deadhead

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See also: Deadhead

English[edit]

Etymology[edit]

From dead +‎ head.

Pronunciation[edit]

Noun[edit]

deadhead (plural deadheads)

  1. A person either admitted to a theatrical or musical performance without charge, or paid to attend
    • 1901 R. J. Broadbent, A History of Pantomime
      Among the Romans.... The free admission tickets were small ivory death's heads, and specimens of these are to be seen in the Museum of Naples. From this custom, it is stated, that we derive our word "Deadhead," as denoting one who has a free entrance to places of amusement.
  2. An employee of a transportation company, especially a pilot, traveling as a passenger for logistical reasons, for example to return home or travel to their next assignment.
  3. Anyone traveling for free.
    • 1873, Mark Twain (Samuel Clemens) and Charles Dudley Warner, The Gilded Age, Part 4.
      With the check came two through tickets—good on the railroad from Hawkeye to Washington via New York—and they were "deadhead" tickets, too, which had been given to Senator Dilworthy by the railway companies. Senators and representatives were paid thousands of dollars by the government for traveling expenses, but they always traveled "deadhead" both ways, and then did as any honorable, high-minded men would naturally do—declined to receive the mileage tendered them by the government. The Senator had plenty of railway passes, and could. easily spare two to Laura—one for herself and one for a male escort.
    • 1882, Bret Harte, Found At Blazing Star
      I reckon I won't take the vote of any deadhead passenger.
    • 1904, Gideon Wurdz, The Foolish Dictionary
      PASSENGER One who does not travel on a pass. (Antonym for Deadhead). From Eng. pass, to go, and Grk. endidomi, to give up. One who has to give up to go.
    • 1908, Wallace Irwin, The Love Sonnets of a Car Conductor
      The yap that kicks and rings a deadhead call
      Must either spend or else get off the car.
  4. A train or truck moved between cities with no passengers or freight, in order to make it available for service
  5. A person staying at a lodging, such as a hotel or boarding house, without paying rent; freeloader.
    • 1872, Oliver Wendell Holmes, Sr, The Poet At The Breakfast Table
      For the Caput mortuum (or deadhead, in vulgar phrase) is apt to be furnished with a Venter vivus, or, as we may say, a lively appetite.
    • 1922, Rex Beach, Flowing Gold
      Haviland had a sense of humor; it would make a story too good to keep--the new oil operator, the magnificent and mysterious New York financier, a "deadhead" at the Ajax. Oh, murder!
  6. A stupid or boring person; dullard
    • 1967, James Jones, Go to the Widow-Maker, Delacorte Press (1967), 72,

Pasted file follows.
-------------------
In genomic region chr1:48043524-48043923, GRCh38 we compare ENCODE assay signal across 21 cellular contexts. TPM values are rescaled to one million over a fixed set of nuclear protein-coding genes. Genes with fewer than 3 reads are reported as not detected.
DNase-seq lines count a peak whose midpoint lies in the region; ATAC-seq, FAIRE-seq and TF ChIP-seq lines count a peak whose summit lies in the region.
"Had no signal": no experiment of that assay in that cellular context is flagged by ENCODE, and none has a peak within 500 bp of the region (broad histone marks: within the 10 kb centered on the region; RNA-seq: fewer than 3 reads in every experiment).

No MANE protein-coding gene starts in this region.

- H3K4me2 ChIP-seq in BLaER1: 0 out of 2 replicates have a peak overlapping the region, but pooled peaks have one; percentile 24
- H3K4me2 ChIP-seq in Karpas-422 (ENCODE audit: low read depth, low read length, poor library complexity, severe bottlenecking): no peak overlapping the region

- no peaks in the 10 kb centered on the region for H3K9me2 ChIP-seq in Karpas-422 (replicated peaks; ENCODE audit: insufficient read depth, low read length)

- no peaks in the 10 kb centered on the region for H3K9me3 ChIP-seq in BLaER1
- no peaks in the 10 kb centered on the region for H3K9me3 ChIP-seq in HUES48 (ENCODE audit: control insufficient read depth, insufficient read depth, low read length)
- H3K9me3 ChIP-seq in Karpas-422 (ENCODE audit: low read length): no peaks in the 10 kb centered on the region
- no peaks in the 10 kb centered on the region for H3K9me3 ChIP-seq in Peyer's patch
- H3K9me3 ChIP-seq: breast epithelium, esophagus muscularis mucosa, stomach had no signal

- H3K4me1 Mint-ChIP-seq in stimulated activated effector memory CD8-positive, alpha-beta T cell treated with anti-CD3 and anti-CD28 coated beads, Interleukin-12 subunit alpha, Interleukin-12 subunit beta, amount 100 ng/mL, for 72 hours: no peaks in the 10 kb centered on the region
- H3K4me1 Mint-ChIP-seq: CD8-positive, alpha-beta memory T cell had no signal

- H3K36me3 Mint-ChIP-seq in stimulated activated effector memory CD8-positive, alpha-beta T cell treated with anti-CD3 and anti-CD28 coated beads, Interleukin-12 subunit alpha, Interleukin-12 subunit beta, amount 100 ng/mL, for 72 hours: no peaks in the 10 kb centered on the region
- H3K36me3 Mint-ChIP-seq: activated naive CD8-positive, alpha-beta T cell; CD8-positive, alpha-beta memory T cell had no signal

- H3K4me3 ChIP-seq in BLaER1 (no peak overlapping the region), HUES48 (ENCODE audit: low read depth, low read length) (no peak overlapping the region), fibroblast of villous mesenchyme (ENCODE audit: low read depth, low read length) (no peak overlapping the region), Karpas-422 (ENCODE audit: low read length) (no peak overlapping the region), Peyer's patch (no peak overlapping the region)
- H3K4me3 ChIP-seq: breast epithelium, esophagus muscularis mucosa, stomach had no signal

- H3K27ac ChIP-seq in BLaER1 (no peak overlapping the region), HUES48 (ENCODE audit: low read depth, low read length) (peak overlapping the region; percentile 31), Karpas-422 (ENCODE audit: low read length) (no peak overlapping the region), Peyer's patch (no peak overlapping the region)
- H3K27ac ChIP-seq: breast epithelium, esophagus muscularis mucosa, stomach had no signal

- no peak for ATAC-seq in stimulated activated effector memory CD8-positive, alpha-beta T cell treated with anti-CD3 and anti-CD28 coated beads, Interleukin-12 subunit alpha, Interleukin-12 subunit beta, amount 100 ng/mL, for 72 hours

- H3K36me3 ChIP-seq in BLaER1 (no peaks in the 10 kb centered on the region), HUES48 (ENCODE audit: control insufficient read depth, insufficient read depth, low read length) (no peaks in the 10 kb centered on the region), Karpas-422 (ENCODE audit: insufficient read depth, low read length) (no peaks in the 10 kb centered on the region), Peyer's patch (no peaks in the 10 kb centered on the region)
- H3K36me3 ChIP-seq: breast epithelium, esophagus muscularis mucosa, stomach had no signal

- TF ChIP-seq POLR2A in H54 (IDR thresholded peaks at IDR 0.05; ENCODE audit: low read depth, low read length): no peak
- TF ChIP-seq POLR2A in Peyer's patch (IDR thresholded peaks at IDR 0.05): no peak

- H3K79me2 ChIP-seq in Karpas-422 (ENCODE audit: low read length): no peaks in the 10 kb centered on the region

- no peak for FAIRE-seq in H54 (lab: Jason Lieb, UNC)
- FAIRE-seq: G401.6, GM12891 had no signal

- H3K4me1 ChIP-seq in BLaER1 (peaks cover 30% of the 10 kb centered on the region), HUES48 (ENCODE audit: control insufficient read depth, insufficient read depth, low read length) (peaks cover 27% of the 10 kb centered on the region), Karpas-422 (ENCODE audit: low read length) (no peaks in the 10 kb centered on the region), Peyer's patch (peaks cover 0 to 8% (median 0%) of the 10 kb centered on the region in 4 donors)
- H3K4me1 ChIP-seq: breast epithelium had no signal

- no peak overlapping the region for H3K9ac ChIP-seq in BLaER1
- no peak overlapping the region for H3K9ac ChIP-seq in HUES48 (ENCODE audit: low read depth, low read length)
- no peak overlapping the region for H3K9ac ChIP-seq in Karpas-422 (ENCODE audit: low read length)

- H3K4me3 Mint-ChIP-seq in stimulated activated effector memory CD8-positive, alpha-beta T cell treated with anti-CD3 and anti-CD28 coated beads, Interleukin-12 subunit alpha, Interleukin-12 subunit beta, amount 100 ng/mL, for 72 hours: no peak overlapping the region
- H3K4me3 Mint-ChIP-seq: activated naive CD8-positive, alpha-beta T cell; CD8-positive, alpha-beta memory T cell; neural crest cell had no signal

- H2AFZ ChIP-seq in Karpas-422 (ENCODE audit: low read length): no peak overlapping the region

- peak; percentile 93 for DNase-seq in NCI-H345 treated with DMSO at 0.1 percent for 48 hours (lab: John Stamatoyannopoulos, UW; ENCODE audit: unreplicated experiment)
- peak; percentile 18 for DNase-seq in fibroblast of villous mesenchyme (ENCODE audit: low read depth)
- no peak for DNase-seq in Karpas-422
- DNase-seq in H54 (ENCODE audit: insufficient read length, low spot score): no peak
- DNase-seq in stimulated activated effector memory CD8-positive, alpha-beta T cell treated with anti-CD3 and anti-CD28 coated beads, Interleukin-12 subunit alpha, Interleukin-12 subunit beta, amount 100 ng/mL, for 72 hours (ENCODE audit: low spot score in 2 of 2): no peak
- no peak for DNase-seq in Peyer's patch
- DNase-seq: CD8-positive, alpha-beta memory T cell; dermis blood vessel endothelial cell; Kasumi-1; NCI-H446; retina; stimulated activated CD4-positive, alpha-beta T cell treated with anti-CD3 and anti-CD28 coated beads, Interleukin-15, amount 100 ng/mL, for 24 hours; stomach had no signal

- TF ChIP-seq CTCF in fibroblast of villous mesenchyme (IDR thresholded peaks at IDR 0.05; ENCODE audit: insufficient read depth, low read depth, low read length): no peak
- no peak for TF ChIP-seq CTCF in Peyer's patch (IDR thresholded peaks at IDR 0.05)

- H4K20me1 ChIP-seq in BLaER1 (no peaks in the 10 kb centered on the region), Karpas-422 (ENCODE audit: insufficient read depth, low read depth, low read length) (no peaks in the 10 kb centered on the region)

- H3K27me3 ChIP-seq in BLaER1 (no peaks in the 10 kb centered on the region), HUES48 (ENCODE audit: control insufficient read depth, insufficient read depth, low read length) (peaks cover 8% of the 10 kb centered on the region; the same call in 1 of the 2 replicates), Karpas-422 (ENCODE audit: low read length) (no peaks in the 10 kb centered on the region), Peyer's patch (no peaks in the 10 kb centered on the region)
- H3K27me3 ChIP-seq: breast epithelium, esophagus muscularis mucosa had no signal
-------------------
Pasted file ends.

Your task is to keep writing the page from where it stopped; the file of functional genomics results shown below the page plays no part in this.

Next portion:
"Listen, you two deadheads," he growled at them, more viciously energetic than he meant, and both turned to stare. He softened his tone. "What's going on here, anyway? What kind of a morgue is this? Is this any way to spend my last four days in town? Come on, let's all go out and do something."
  7. (slang) Driftwood.
  8. (slang) A fan of the rock band the Grateful Dead (usually Deadhead).
  9. (slang) A zombie.
    • 2010, Mark Tufo, Sylwia Serwinska, Zombie Fallout (page 148)
      I was dreaming about working at Wal-Mart before the deadheads came.

Verb[edit]

deadhead (third-person singular simple present deadheads, present participle deadheading, simple past and past participle deadheaded)

  1. (intransitive) To travel as a deadhead, or non-paying passenger.
  2. (transitive, intransitive) To drive an empty vehicle.
    • 2006, Thomas Pynchon, Against the Day, Vintage 2007, p. 845:
      Kit had fallen into conversation with a footplate man who was deadheading back out to Samarkand, where he lived with his wife and children.
  3. (transitive) To send (a person or message) for free.
    • 1873, Mark Twain (Samuel Clemens) and Charles Dudley Warner, The Gilded Age, Part 4.
      Washington suggested that she get some old friend of the family to come with her, and said the Senator would "deadhead" him home again as soon as he had grown tired, of the sights of the capital.
    • 1910, Frank Lewis Dyer and Thomas Commerford Martin, Edison, His Life and Inventions
      He said that if the operator had taken $800 and sent the message at the regular rate, which was twenty-five cents, it would have been all right, as the Jew would be punished for trying to bribe a military operator; but when the operator took the $800 and then sent the message deadhead, he couldn't stand it, and he would never relent.
    • 1934, Lester Dent (as Kenneth Robeson), Brand Of The Werewolf, A Doc Savage Adventure
      "I'll deadhead the message for you, Mr. Savage. It won't cost a thing."
  4. (transitive) To remove spent or dead blossoms from a plant.
    If you deadhead your roses regularly, they will bloom all season.